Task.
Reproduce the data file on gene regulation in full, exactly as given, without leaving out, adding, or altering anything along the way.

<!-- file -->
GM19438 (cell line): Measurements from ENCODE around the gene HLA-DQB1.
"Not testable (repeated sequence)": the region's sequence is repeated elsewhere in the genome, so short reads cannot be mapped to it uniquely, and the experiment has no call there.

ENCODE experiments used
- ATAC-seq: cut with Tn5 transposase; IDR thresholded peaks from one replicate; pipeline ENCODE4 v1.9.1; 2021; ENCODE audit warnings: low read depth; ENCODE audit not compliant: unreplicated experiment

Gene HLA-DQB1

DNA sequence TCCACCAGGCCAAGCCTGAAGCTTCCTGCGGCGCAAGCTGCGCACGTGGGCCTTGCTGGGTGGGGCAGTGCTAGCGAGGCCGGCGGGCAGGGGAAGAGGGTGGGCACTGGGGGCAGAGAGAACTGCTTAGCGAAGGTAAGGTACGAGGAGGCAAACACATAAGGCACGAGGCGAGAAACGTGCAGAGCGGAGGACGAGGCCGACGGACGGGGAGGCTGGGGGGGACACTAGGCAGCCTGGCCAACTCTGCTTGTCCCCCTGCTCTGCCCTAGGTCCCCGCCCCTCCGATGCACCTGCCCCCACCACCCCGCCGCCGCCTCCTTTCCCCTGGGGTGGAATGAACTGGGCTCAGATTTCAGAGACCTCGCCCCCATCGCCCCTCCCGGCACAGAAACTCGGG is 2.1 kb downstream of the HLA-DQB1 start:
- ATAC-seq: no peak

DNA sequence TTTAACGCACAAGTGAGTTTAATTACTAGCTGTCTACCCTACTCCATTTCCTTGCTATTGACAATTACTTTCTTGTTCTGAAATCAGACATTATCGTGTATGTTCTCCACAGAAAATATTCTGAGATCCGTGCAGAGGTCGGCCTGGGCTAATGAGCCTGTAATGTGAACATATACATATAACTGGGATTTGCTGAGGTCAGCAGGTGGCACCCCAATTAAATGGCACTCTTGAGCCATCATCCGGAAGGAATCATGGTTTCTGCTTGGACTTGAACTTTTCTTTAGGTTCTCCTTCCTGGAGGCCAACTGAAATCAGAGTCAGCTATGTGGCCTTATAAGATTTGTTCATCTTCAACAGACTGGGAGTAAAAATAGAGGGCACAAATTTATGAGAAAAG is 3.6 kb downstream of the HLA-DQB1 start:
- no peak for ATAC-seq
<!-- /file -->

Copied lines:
GM19438 (cell line): Measurements from ENCODE around the gene HLA-DQB1.
"Not testable (repeated sequence)": the region's sequence is repeated elsewhere in the genome, so short reads cannot be mapped to it uniquely, and the experiment has no call there.

ENCODE experiments used
- ATAC-seq: cut with Tn5 transposase; IDR thresholded peaks from one replicate; pipeline ENCODE4 v1.9.1; 2021; ENCODE audit warnings: low read depth; ENCODE audit not compliant: unreplicated experiment

Gene HLA-DQB1

DNA sequence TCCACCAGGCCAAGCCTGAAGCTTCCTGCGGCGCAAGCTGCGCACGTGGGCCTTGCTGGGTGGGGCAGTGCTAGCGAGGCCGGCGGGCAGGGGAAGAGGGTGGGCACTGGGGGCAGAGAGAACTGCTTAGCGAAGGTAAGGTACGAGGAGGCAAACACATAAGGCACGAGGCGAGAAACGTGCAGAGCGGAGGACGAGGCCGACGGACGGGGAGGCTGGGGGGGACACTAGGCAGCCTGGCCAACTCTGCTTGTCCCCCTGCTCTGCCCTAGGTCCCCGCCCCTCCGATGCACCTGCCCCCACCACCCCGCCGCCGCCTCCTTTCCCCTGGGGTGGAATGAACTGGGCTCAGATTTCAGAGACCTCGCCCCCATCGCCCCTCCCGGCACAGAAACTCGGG is 2.1 kb downstream of the HLA-DQB1 start:
- ATAC-seq: no peak

DNA sequence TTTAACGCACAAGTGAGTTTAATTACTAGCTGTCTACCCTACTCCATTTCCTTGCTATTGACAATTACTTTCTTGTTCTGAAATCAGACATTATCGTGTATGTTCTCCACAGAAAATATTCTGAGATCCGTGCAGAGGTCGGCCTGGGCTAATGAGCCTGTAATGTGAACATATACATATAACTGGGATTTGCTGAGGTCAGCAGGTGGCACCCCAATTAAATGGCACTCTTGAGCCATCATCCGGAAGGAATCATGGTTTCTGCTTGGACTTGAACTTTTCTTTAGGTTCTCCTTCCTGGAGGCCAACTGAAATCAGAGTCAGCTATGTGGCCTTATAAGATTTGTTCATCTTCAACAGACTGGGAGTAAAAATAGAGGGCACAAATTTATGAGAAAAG is 3.6 kb downstream of the HLA-DQB1 start:
- no peak for ATAC-seq